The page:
Maura Healey speaks out over Mississippi abortion case

“No matter what the court rules, I’m always going to stand up for abortion access.”

Massachusetts Attorney General Maura Healey. Craig F. Walker/Globe Staff

Just hours after oral arguments on the Mississippi abortion case took place in the Supreme Court Wednesday, Massachusetts Attorney General Maura Healey expressed her concerns on arguments made in the case that could potentially repeal the 50-year standing statute of Roe v. Wade and change abortion rights laws across the country.

No decision was made on the case, but that did not stop Healey, an advocate for abortion access, from speaking out about the commentaries made by the six-to-three majority-conservative panel of judges.

“I hope that they do the right thing here and uphold precedent, but certainly some of the commentaries, some of the questions, were discouraging to me as a lawyer in terms of what I heard today,” Healey said.


In the oral arguments, the court seemed to lean toward upholding the Mississippi law, which bans abortions after 15 weeks, but it was less clear on whether they had a majority opinion on ending the nationwide law on abortion set by Roe v. Wade in 1973 and Planned Parenthood v. Casey in 1992.

Out of the nine judges, only one, Justice Clarence Thomas, was in favor of overruling the two cases. One of the main questions of the hearing, asked by Thomas, was whether the Mississippi law could be upheld without overturning Roe.

In an interview with Bloomberg, Healey answered no. According to Healey, approximately 26 states would be able to ban abortion and 36 million women would be denied legal abortion, if the Mississippi law were to remain in place.

“It’s certainly a violation of privacy and autonomy and, fundamentally, respect for the dignity and worth of the women in this country,” she said. “It is distressing to me, it is sickening to me, to think that women’s rights like this are being relitigated and being discussed in the highest court of land as they were today.”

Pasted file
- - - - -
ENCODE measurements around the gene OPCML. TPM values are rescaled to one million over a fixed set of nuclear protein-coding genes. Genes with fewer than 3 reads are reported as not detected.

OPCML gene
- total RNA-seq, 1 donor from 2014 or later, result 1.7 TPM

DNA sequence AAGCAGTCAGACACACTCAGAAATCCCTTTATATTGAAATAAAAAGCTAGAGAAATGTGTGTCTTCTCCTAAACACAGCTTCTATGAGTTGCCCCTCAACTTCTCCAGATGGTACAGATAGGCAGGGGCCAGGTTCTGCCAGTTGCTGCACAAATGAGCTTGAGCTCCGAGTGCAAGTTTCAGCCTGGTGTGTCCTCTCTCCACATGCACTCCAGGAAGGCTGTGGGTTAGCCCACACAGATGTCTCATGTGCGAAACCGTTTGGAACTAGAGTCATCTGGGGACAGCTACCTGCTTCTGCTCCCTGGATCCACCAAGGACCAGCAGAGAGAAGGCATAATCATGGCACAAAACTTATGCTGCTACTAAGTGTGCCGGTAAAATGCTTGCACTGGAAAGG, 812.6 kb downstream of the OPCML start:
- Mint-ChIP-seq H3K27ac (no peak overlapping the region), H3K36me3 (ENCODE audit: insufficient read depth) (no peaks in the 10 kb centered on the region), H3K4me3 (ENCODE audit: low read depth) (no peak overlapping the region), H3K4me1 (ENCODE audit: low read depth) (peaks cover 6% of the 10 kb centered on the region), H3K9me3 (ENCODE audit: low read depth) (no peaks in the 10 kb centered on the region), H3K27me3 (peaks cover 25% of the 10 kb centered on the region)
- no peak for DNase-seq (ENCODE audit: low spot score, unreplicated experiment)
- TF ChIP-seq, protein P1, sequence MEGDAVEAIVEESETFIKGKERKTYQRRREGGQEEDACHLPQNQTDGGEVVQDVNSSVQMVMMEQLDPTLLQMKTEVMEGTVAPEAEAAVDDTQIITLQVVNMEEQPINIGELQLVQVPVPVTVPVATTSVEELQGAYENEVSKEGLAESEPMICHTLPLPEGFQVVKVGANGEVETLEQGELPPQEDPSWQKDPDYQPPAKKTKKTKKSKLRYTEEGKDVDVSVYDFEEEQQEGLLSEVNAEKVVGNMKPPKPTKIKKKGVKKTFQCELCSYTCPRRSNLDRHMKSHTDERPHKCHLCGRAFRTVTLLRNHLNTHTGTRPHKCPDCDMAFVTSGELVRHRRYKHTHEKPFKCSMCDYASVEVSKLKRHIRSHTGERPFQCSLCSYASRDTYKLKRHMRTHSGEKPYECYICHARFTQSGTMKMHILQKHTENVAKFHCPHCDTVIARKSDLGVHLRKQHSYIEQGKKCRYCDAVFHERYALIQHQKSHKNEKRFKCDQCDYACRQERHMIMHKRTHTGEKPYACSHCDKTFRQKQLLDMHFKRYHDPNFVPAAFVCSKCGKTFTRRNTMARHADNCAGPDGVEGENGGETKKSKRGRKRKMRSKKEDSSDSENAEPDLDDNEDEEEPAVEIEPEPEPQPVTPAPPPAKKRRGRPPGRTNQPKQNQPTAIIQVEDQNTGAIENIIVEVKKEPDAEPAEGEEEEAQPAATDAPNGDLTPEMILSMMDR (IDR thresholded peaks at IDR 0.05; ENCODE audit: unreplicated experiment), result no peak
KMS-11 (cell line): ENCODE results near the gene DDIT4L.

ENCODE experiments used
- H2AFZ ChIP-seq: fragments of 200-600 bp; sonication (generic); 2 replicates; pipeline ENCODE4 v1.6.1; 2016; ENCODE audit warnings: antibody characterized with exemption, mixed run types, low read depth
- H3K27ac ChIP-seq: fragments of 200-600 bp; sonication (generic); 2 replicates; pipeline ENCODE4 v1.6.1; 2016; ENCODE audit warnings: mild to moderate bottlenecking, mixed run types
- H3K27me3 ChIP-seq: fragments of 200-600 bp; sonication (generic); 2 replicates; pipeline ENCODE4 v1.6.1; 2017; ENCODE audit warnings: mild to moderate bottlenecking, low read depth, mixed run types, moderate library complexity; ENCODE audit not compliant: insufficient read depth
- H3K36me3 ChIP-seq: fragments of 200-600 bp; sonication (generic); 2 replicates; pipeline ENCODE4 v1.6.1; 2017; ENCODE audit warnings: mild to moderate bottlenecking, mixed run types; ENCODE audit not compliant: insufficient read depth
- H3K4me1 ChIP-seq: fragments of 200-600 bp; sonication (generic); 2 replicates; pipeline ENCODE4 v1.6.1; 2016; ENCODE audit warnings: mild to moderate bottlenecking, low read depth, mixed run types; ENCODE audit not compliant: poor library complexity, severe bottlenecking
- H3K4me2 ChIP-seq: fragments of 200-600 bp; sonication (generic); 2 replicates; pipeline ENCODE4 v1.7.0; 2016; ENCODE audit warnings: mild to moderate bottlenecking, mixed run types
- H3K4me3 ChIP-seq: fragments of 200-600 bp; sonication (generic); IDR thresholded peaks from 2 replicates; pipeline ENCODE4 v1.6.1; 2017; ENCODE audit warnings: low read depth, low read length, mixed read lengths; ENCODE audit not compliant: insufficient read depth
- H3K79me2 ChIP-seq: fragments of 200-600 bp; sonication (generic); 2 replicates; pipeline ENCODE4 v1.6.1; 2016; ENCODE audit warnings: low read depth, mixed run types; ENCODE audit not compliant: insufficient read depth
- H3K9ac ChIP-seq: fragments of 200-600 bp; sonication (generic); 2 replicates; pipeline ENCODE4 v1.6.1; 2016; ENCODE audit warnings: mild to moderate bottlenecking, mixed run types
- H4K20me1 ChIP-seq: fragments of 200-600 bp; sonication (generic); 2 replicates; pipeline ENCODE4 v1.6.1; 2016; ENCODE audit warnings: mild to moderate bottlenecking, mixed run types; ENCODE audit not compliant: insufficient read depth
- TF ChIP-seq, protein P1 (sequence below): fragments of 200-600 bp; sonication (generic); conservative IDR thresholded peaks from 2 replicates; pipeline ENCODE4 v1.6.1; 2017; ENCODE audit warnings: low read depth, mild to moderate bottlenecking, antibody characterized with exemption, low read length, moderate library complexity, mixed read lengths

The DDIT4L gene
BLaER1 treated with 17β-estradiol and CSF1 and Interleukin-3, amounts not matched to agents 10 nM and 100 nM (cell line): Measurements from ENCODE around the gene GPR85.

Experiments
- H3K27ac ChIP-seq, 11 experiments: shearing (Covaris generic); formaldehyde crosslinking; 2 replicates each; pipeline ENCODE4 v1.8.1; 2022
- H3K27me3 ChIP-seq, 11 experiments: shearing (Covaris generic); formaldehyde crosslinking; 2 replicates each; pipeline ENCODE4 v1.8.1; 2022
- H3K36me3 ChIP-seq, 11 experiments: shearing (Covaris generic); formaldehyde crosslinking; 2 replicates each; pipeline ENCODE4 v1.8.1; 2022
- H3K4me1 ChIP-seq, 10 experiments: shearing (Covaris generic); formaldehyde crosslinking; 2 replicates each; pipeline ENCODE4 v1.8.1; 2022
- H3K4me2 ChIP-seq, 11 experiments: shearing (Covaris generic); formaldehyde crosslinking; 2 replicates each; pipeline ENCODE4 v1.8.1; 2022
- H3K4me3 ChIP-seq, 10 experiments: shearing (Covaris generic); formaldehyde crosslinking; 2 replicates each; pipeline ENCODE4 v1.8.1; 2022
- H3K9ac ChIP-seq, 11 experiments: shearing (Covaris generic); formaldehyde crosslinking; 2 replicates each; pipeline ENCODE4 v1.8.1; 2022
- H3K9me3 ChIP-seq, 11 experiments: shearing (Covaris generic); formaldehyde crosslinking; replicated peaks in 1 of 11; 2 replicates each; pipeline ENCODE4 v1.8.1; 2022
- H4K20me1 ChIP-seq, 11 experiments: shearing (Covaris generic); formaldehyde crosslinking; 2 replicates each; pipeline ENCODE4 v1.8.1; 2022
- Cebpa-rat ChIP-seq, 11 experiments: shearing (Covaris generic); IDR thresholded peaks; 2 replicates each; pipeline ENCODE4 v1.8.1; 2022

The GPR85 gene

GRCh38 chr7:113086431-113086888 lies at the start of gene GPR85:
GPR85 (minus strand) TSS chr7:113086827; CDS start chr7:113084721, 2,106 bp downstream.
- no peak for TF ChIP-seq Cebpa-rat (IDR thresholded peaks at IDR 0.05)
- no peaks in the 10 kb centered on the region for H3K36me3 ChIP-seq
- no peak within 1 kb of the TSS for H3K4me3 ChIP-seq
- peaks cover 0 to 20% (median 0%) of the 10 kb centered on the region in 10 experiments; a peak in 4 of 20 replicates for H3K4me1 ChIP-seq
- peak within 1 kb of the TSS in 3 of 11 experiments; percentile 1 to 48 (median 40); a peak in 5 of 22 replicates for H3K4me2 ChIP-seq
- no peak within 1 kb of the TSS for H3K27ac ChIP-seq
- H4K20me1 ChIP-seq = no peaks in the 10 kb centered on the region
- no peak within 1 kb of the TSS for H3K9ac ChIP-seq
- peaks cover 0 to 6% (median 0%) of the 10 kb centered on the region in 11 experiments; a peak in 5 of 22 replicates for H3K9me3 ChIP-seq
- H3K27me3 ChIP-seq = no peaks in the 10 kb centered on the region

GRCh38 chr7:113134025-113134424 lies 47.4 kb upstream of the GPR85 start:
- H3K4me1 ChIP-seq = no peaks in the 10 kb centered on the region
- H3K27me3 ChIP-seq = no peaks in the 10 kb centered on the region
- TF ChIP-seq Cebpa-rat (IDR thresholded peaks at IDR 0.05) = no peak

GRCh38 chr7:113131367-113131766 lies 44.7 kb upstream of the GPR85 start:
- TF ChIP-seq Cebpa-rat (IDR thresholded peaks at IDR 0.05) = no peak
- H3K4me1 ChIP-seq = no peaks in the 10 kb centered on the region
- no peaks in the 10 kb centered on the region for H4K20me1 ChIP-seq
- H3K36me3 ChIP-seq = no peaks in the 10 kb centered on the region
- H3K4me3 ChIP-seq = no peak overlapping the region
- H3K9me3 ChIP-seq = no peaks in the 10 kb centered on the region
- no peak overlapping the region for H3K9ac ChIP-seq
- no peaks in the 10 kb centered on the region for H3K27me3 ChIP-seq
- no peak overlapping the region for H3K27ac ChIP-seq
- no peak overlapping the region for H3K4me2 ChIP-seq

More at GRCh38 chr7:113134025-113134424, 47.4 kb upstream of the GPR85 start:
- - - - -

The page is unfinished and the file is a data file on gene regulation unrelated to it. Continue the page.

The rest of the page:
Since the slew of abortion rights cases have hit the courts, Healey has been active in fighting back against them from being enacted. In September, Healey led a coalition of 24 attorneys general to file an amicus brief to challenge the 15-week abortion ban that sprung up in Mississippi. In October, she filed another amicus brief with the coalition challenging the six-week abortion ban that was introduced in Texas. The court has yet to rule on the Texas law, but it has remained in place while under legal review.


Healey also took to Twitter after the Mississippi abortion case was heard in court, calling the hearing a “dangerous day at SCOTUS.”

“Roe is the law of the land and must remain that way,” Healey wrote. “No matter what the Court rules, I’m always going to stand up for abortion access.”

The court is expected to reach a final decision on the Mississippi case most likely in June. If the court favors the law, it will allow Mississippi to change the timespan of when women can have abortions, from 23-24 weeks to 15 weeks of pregnancy.

If the two cases, which have set precedent for abortion laws, are overturned, it will give states the power to ban abortions at any time or entirely, and will heavily impact almost half of the states across the country.


This discussion has ended. Please join elsewhere on Boston.com